in this paper is effective in identifying candidate lensed quasars. Efforts to obtain follow-up
observations for confirmation of the final candidates are ongoing, and constraints on
cosmological parameters will be discussed in future papers.

# 2016 Abstract from Keshav

art ​  Visualization Using ParaView    Keshav Kapoor (Naperville Central High School)   ​Dr. Adam Lyon (Fermi National Accelerator Laboratory)
Abstract
The purpose of this project is to create a real time visualization of the data that is produced from  the ​art ​  event framework created by the Fermilab Scientific Computing division. to check the  geometry of the experiment as well as preparing ​art ​  to be used with High Performance  Computing (HPC). To accomplish this task we will be using a visualization tool called ParaView  which was created by Kitware, Los Alamos National Lab, and Sandia National Lab. We already  have a pipeline between the ​art  ​ framework and paraview which allows us to display simple  objects as they are created. This pipeline was written in python and I will be converting it into  C++ as to keep it constant with the rest of the ​art ​  framework. This will hopefully give  experiments a tool they can use to check their reconstruction algorithms and detector designs.

# 2016 Abstract from George

Muon Beam Storage Magnet B Field Shaping

George Ressinger (St. Charles North High School)

Dr. Brendan Kiburg (Fermi National Accelerator Laboratory)

Abstract

The Muon G­2 Experiment at Fermi National Accelerator Laboratory is an attempt to measure an anomaly in the magnetic moment of the Muon to new levels of accuracy. It seeks to test the finer predictions of the Standard Model by measuring the contributions of QED, and hadronic and weak interactions to the anomaly. Current efforts revolve around shaping and mapping the magnetic field. This will decrease the deviation in measured positron energy, increasing the accuracy of the calculated anomaly well past that of the Brookhaven National Lab experiment (.7 ppm), to 140 ppb. This accuracy will allow for detailed calculations of effects on the muon not predicted by SM theories, prompting research into hitherto unknown physics.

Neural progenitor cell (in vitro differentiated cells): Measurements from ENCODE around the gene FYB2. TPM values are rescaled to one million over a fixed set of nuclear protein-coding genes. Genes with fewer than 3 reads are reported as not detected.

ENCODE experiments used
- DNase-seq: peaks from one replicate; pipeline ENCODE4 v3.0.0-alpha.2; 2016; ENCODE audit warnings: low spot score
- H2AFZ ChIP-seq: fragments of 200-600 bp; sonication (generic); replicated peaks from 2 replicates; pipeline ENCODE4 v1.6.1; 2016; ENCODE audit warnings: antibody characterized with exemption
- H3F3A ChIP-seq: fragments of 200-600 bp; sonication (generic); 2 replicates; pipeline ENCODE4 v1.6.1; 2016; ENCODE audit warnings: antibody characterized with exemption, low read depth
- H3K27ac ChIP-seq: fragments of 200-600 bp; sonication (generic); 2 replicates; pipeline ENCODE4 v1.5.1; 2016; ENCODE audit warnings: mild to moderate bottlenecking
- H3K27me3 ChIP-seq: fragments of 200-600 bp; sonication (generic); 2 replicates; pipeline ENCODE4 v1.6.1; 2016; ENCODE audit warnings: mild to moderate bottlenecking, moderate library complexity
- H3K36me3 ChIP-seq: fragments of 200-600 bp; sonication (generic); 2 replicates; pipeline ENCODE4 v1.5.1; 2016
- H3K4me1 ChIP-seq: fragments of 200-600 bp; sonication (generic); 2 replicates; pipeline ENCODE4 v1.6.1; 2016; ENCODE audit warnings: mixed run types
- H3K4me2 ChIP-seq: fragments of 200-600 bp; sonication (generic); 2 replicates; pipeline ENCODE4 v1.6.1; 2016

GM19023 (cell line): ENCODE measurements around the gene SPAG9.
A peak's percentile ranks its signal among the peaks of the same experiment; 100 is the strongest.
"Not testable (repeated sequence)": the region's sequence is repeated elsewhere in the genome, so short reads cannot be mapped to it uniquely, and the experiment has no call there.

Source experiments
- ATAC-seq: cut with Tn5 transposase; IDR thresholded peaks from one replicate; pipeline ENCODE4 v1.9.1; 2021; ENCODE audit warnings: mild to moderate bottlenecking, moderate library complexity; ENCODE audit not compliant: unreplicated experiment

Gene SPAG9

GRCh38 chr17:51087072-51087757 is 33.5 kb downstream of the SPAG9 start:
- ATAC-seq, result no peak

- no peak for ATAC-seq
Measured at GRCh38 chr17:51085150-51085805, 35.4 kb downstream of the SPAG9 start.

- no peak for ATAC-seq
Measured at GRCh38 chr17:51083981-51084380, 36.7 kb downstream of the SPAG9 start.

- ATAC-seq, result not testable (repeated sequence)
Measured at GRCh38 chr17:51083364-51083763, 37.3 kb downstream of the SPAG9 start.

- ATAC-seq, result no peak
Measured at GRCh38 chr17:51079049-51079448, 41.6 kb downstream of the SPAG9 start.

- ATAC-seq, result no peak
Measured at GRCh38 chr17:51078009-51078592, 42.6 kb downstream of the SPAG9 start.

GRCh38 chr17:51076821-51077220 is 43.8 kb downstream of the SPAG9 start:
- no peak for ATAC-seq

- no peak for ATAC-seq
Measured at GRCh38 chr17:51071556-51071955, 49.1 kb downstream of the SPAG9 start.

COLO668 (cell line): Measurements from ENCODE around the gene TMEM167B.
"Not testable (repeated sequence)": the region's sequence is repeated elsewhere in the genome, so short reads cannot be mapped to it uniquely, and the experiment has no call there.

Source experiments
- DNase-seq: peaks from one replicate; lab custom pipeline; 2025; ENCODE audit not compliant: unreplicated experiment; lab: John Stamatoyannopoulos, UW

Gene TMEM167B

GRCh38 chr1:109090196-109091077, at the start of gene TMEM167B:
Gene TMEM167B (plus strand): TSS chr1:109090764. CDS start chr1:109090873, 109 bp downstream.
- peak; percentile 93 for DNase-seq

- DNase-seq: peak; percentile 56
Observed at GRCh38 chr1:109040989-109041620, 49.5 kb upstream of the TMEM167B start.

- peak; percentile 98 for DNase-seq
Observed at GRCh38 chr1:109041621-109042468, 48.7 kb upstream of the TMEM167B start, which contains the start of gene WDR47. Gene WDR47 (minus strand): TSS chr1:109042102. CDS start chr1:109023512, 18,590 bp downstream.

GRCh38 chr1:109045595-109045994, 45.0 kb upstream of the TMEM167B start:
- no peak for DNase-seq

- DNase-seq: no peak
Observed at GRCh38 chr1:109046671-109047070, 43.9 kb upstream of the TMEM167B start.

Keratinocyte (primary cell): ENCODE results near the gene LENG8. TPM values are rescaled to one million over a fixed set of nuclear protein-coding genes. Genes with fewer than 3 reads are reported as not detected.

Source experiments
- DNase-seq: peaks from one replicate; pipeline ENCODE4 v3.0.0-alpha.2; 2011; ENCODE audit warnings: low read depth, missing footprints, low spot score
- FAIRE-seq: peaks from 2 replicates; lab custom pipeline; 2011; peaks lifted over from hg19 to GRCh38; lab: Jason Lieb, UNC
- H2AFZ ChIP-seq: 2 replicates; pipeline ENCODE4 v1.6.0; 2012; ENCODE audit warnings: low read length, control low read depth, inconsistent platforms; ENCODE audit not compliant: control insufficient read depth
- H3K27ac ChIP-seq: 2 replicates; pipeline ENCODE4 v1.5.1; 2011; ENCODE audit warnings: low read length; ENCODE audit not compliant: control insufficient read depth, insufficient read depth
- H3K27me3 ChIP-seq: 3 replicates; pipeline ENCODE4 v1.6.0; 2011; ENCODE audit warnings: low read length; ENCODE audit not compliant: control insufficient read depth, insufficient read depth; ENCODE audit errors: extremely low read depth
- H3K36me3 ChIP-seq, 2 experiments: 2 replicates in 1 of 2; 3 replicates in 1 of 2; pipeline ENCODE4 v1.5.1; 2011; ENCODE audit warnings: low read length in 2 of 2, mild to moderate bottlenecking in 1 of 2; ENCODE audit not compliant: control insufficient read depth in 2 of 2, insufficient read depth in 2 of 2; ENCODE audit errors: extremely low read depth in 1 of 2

# 2016 Abstract from Gabriel

Design and Modeling of Dark Matter  Axion Detectors    Gabriel Rizzo (Oak Park and River Forest High School)   ​Dr. Andrew Sonnenschein (Fermi National Accelerator Laboratory)
Abstract    Axions are a proposed cold dark matter particle. They are very light (10​­5 to 10​­3 ​eV) and                                   decompose into microwave photons in a strong magnetic field (Axion). The goal of the Axion                               Dark Matter eXperiment (ADMX) is to detect these microwave photons and use their energy to                               calculate the mass of the axion. Fermilab’s R&D program for ADMX is focused on making                               higher frequency cavities to scan for heavier axions.

# 2016 Abstract from Collin